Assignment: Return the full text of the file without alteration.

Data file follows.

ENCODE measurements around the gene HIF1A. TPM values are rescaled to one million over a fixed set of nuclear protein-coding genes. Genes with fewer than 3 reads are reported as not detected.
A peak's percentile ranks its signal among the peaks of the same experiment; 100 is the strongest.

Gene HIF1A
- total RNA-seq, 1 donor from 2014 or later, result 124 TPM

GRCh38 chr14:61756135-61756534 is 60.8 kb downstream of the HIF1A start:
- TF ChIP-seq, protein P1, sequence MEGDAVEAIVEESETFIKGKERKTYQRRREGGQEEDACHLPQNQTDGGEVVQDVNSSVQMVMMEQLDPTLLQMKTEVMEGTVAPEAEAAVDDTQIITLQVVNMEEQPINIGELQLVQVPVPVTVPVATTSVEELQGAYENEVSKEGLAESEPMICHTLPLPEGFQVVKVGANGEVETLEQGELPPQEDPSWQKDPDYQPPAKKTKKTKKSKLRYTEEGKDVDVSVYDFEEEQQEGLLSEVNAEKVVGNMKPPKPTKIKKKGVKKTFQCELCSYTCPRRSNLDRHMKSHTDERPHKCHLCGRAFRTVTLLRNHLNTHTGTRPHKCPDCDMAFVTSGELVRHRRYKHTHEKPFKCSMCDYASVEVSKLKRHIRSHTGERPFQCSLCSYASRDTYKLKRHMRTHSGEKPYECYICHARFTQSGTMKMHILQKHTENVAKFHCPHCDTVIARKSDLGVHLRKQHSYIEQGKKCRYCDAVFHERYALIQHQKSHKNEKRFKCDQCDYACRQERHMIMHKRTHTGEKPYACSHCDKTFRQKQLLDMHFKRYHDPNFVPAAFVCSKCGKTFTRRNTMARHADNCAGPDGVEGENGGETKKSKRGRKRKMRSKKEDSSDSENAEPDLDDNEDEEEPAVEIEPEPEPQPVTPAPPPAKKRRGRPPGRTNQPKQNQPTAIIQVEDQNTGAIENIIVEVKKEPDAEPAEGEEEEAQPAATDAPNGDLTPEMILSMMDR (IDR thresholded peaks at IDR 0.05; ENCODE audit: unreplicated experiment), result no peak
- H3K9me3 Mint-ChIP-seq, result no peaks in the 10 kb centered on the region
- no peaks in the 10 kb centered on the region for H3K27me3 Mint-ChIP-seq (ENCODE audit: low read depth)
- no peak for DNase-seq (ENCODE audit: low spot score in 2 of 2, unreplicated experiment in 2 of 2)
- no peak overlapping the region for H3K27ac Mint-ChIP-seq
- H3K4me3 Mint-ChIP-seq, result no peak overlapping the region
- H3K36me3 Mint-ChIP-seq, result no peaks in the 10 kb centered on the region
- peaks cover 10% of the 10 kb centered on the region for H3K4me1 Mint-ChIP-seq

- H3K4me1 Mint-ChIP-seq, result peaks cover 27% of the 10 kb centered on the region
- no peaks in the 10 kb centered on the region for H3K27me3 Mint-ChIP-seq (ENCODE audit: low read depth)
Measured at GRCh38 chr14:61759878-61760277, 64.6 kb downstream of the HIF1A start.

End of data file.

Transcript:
ENCODE measurements around the gene HIF1A. TPM values are rescaled to one million over a fixed set of nuclear protein-coding genes. Genes with fewer than 3 reads are reported as not detected.
A peak's percentile ranks its signal among the peaks of the same experiment; 100 is the strongest.

Gene HIF1A
- total RNA-seq, 1 donor from 2014 or later, result 124 TPM

GRCh38 chr14:61756135-61756534 is 60.8 kb downstream of the HIF1A start:
- TF ChIP-seq, protein P1, sequence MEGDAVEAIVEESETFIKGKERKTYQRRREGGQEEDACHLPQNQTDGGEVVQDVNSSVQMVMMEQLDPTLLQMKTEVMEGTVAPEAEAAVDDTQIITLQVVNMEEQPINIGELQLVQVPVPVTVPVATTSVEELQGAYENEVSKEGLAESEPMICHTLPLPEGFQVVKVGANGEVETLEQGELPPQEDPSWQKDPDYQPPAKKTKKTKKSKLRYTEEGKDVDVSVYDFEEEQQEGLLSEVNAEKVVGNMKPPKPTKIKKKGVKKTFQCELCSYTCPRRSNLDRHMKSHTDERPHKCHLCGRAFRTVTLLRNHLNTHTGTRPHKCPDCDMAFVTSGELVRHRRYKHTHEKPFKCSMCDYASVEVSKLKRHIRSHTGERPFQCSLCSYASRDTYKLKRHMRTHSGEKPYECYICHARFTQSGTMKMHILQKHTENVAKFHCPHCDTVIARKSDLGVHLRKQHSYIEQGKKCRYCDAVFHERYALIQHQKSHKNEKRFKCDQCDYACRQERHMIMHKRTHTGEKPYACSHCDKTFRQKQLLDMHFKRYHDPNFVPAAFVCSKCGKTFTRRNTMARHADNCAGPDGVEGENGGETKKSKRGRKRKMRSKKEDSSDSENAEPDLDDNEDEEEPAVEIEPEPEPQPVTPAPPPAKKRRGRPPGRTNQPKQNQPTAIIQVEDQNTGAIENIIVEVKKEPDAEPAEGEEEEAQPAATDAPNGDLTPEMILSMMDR (IDR thresholded peaks at IDR 0.05; ENCODE audit: unreplicated experiment), result no peak
- H3K9me3 Mint-ChIP-seq, result no peaks in the 10 kb centered on the region
- no peaks in the 10 kb centered on the region for H3K27me3 Mint-ChIP-seq (ENCODE audit: low read depth)
- no peak for DNase-seq (ENCODE audit: low spot score in 2 of 2, unreplicated experiment in 2 of 2)
- no peak overlapping the region for H3K27ac Mint-ChIP-seq
- H3K4me3 Mint-ChIP-seq, result no peak overlapping the region
- H3K36me3 Mint-ChIP-seq, result no peaks in the 10 kb centered on the region
- peaks cover 10% of the 10 kb centered on the region for H3K4me1 Mint-ChIP-seq

- H3K4me1 Mint-ChIP-seq, result peaks cover 27% of the 10 kb centered on the region
- no peaks in the 10 kb centered on the region for H3K27me3 Mint-ChIP-seq (ENCODE audit: low read depth)
Measured at GRCh38 chr14:61759878-61760277, 64.6 kb downstream of the HIF1A start.